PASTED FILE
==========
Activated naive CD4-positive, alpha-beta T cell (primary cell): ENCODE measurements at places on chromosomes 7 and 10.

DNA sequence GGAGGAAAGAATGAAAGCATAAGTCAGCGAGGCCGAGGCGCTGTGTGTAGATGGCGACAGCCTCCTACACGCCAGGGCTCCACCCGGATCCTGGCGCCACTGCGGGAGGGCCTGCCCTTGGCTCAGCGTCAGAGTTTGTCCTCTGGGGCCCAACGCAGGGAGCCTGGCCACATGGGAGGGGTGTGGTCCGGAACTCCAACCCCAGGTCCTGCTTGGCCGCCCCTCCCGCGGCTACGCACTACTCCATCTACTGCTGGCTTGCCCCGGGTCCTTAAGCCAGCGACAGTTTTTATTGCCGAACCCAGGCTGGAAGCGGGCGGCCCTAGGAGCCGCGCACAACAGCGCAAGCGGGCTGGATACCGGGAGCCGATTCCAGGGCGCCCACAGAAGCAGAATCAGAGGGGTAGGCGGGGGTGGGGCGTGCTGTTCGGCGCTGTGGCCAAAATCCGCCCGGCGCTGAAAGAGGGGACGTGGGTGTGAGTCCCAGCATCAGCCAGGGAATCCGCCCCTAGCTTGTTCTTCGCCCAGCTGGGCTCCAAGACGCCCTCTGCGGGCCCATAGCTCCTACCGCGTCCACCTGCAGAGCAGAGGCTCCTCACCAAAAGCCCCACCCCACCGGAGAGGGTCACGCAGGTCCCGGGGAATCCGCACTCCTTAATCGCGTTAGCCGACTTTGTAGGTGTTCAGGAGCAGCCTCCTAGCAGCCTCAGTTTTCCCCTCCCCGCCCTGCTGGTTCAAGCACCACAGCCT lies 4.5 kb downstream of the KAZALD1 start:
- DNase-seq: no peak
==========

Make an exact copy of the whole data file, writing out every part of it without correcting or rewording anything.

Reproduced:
Activated naive CD4-positive, alpha-beta T cell (primary cell): ENCODE measurements at places on chromosomes 7 and 10.

DNA sequence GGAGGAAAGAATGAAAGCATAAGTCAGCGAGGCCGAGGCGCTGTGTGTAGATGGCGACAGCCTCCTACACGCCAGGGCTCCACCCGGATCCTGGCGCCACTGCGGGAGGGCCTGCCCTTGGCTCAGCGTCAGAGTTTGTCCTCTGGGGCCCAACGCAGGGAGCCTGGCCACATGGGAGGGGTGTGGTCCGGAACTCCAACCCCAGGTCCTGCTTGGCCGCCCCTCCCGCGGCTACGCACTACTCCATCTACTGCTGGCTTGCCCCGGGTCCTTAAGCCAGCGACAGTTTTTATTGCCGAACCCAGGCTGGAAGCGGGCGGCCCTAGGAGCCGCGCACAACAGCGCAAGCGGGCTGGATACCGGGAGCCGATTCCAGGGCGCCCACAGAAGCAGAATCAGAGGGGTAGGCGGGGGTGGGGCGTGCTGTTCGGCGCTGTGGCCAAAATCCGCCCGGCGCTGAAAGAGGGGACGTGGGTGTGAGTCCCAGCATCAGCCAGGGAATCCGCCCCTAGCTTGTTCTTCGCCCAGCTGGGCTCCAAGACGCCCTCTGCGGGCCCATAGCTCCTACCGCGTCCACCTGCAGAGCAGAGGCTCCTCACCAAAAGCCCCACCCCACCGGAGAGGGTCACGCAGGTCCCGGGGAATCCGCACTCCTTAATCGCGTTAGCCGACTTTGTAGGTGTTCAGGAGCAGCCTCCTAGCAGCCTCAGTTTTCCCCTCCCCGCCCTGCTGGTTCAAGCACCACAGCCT lies 4.5 kb downstream of the KAZALD1 start:
- DNase-seq: no peak